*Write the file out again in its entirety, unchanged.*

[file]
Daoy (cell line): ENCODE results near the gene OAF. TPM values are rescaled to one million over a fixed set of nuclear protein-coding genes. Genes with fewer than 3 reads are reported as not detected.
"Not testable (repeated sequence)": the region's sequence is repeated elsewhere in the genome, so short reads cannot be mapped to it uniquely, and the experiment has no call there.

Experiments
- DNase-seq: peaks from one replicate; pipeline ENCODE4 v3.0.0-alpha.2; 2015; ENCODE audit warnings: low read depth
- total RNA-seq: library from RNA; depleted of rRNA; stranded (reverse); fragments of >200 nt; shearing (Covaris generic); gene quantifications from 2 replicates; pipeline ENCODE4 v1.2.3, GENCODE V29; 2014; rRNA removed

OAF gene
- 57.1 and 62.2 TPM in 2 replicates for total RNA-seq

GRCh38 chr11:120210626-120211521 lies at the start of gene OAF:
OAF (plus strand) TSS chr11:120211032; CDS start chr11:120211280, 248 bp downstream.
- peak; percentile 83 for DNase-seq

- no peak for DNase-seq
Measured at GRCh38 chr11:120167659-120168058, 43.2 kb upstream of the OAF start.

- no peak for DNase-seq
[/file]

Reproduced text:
Daoy (cell line): ENCODE results near the gene OAF. TPM values are rescaled to one million over a fixed set of nuclear protein-coding genes. Genes with fewer than 3 reads are reported as not detected.
"Not testable (repeated sequence)": the region's sequence is repeated elsewhere in the genome, so short reads cannot be mapped to it uniquely, and the experiment has no call there.

Experiments
- DNase-seq: peaks from one replicate; pipeline ENCODE4 v3.0.0-alpha.2; 2015; ENCODE audit warnings: low read depth
- total RNA-seq: library from RNA; depleted of rRNA; stranded (reverse); fragments of >200 nt; shearing (Covaris generic); gene quantifications from 2 replicates; pipeline ENCODE4 v1.2.3, GENCODE V29; 2014; rRNA removed

OAF gene
- 57.1 and 62.2 TPM in 2 replicates for total RNA-seq

GRCh38 chr11:120210626-120211521 lies at the start of gene OAF:
OAF (plus strand) TSS chr11:120211032; CDS start chr11:120211280, 248 bp downstream.
- peak; percentile 83 for DNase-seq

- no peak for DNase-seq
Measured at GRCh38 chr11:120167659-120168058, 43.2 kb upstream of the OAF start.

- no peak for DNase-seq